THE Texas Hill Country Bioreserve is one of 12 international sites in a worldwide conservation initiative.
The Nature Conservancy launched the project - known as "Last Great Places: An Alliance for People and the Environment" - in May 1991. It seeks to integrate ecosystem conservation with human use of land and resources.
The 12 sites, which are in North and South America and the Caribbean, include such diverse ecosystems as coastal sand dunes, tropical rain forests, deserts, wetlands, and prairies. Eight are in the United States.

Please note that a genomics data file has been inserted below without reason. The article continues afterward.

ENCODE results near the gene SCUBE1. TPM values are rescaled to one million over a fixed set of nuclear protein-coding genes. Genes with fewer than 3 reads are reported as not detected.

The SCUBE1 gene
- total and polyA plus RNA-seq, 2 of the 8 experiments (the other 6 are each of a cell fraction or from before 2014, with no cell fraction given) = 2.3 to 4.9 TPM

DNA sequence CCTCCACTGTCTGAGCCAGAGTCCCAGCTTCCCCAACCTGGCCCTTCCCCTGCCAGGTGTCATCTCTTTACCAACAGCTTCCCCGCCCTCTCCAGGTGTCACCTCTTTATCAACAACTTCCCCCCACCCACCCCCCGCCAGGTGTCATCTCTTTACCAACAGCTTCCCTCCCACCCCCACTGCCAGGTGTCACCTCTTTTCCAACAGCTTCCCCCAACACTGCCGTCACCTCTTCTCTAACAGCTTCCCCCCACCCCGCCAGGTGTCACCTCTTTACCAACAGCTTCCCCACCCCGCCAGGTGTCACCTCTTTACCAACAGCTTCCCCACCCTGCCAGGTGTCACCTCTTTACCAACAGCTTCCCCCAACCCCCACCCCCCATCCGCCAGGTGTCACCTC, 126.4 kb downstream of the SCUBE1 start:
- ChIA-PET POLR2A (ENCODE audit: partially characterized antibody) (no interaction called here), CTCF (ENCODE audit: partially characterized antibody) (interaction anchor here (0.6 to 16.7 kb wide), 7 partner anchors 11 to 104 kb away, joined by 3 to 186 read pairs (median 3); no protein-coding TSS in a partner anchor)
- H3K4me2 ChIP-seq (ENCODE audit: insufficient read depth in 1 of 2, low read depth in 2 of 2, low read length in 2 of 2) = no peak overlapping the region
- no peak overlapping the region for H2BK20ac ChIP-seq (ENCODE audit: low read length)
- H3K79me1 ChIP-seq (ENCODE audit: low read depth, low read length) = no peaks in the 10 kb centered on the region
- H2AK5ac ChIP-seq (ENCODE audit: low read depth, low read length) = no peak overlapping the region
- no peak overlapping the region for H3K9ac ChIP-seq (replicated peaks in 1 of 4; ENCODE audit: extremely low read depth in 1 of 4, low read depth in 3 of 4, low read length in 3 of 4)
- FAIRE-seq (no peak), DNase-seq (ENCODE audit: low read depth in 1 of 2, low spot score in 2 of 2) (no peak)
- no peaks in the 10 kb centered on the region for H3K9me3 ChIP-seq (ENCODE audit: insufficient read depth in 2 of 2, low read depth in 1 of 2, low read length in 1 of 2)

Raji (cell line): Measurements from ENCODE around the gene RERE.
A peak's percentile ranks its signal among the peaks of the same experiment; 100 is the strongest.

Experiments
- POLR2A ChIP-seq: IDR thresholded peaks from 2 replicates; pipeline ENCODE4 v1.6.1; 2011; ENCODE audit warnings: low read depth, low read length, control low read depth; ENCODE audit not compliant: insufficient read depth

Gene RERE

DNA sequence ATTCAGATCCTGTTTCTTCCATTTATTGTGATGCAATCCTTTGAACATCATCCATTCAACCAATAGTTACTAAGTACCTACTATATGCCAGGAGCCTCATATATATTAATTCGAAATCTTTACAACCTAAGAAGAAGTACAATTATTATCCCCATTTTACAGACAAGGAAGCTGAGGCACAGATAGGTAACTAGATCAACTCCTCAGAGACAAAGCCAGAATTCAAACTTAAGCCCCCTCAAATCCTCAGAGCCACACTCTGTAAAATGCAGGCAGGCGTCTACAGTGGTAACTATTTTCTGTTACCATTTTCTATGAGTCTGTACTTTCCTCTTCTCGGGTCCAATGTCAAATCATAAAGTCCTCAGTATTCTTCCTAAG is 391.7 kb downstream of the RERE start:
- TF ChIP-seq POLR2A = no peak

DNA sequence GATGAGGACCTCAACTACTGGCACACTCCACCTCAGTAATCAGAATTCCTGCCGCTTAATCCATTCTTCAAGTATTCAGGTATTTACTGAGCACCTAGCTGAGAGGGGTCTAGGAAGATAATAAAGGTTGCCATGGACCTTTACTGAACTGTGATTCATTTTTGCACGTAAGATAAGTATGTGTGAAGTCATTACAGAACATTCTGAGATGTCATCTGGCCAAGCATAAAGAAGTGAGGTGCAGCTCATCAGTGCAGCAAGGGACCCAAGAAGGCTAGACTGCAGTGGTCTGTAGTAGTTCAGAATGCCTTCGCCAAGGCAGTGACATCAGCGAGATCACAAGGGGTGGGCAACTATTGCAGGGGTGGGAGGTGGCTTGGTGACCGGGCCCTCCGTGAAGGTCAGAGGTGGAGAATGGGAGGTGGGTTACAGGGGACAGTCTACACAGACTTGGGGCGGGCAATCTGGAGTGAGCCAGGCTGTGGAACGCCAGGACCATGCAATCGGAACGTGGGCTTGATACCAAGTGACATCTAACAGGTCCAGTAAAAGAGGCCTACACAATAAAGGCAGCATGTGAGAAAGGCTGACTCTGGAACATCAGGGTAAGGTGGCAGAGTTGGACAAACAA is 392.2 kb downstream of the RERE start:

The locations were chosen because of their concentration of rare or endangered species. Each is considered to be a fragmented, yet salvageable environment.
The strategy for each site involves creating a core natural area to shelter the most critical habitat and species in the ecosystem. A buffer zone surrounds the core.
At more than 18,000 square miles, the Texas Hill Country Bioreserve is the largest of the projects.
Designation of the region as one of the "last great places" on earth is causing some lifelong residents of the area to take a new view of their surroundings.
"When you look at something from so close up all the time, you see the cedar trees, you see the rocks, and you forget that there are other forces at work and other species that are less visible and, in fact, unique in the larger scheme," says Robert Ayres, managing partner of Shield Ranch, just outside of Austin.